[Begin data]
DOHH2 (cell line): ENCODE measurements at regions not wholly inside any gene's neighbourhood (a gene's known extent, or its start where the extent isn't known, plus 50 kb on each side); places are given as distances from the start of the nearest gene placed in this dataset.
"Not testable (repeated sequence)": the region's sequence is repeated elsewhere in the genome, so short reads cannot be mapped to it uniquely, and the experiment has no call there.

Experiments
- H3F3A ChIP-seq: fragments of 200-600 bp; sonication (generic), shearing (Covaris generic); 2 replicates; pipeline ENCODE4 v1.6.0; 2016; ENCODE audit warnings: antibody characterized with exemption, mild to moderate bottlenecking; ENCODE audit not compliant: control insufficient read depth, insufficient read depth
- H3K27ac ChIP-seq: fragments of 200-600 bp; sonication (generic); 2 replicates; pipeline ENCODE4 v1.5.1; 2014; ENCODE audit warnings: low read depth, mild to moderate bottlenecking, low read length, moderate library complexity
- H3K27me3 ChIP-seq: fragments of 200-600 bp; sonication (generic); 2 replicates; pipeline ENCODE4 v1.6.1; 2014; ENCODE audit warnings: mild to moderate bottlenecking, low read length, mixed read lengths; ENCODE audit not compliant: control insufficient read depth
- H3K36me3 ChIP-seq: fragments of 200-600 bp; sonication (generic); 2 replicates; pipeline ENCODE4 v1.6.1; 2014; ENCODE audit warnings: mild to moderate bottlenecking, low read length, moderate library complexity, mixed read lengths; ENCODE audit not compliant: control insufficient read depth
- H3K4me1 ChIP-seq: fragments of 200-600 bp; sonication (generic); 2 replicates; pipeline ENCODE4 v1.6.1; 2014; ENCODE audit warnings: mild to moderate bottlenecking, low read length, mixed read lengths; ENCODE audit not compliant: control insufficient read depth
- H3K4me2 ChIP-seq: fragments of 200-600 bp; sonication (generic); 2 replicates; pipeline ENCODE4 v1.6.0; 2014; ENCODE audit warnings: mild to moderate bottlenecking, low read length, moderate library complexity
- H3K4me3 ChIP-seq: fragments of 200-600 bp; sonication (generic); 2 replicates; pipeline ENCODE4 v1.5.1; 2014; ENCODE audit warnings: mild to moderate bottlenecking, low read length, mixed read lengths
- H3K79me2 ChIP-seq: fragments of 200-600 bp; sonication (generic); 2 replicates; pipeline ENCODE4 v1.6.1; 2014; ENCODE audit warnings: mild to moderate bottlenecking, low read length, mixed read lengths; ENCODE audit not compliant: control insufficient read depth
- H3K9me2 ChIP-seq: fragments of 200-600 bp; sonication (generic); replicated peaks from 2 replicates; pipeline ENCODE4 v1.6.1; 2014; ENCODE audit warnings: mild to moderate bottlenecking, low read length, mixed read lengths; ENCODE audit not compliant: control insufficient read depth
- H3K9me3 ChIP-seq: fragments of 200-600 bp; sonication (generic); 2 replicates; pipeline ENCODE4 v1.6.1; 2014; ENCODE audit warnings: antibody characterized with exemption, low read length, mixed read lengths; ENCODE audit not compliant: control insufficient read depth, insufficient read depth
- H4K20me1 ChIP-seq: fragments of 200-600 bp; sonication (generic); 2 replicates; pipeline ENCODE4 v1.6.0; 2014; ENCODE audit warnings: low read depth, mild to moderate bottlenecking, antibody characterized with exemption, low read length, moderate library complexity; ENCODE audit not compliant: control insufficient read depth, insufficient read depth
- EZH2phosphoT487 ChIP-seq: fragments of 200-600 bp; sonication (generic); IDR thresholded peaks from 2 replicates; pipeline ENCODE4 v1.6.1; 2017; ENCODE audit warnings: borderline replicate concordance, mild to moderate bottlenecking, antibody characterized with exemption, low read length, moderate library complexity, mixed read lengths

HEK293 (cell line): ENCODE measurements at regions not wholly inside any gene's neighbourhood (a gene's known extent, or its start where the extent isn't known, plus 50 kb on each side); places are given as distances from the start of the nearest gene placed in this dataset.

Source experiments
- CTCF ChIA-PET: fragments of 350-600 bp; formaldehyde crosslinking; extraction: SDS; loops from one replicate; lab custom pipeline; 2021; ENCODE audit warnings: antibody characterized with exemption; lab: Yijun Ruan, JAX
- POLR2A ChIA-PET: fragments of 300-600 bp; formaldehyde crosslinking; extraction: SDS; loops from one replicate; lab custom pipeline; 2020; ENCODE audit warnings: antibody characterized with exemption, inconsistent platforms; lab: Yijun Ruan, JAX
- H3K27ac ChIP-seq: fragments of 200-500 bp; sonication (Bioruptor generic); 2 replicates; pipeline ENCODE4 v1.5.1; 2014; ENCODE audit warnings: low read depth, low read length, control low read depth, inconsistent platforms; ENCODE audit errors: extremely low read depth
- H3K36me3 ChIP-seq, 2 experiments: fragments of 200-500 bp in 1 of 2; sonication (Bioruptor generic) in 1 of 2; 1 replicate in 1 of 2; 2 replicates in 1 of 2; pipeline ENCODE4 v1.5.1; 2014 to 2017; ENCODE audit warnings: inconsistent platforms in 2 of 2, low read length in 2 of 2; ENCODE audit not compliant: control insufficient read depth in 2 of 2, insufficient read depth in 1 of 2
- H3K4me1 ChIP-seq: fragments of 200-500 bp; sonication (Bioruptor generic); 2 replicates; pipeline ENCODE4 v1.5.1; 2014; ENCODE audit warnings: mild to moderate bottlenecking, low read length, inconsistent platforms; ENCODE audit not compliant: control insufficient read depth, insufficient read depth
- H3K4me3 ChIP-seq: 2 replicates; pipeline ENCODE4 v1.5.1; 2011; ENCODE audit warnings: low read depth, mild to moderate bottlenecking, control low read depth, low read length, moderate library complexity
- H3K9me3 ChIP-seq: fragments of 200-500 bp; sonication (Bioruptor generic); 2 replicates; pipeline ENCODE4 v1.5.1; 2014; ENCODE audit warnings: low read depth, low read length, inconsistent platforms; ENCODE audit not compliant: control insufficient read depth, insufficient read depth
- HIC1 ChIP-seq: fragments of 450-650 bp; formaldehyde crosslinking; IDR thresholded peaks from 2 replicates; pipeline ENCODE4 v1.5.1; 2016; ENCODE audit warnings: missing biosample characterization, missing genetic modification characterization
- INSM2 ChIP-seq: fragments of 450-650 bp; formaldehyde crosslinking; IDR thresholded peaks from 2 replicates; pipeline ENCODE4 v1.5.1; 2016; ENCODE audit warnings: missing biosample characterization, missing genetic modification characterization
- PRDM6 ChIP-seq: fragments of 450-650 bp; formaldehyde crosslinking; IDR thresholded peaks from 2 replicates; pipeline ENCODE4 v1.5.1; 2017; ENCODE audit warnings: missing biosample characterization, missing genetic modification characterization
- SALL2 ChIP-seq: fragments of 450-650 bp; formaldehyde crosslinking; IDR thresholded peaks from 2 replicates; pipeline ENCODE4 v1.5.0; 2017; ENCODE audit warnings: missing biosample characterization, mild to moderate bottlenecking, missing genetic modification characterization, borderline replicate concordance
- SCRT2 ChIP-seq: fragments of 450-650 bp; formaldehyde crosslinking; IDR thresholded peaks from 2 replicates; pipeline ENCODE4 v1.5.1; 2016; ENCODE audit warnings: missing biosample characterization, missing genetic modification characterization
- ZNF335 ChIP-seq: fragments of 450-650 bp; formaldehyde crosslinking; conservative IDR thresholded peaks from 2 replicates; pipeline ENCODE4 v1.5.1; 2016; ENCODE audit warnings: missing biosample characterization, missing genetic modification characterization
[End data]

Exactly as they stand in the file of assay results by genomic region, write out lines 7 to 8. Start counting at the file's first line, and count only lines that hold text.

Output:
- H3K36me3 ChIP-seq: fragments of 200-600 bp; sonication (generic); 2 replicates; pipeline ENCODE4 v1.6.1; 2014; ENCODE audit warnings: mild to moderate bottlenecking, low read length, moderate library complexity, mixed read lengths; ENCODE audit not compliant: control insufficient read depth
- H3K4me1 ChIP-seq: fragments of 200-600 bp; sonication (generic); 2 replicates; pipeline ENCODE4 v1.6.1; 2014; ENCODE audit warnings: mild to moderate bottlenecking, low read length, mixed read lengths; ENCODE audit not compliant: control insufficient read depth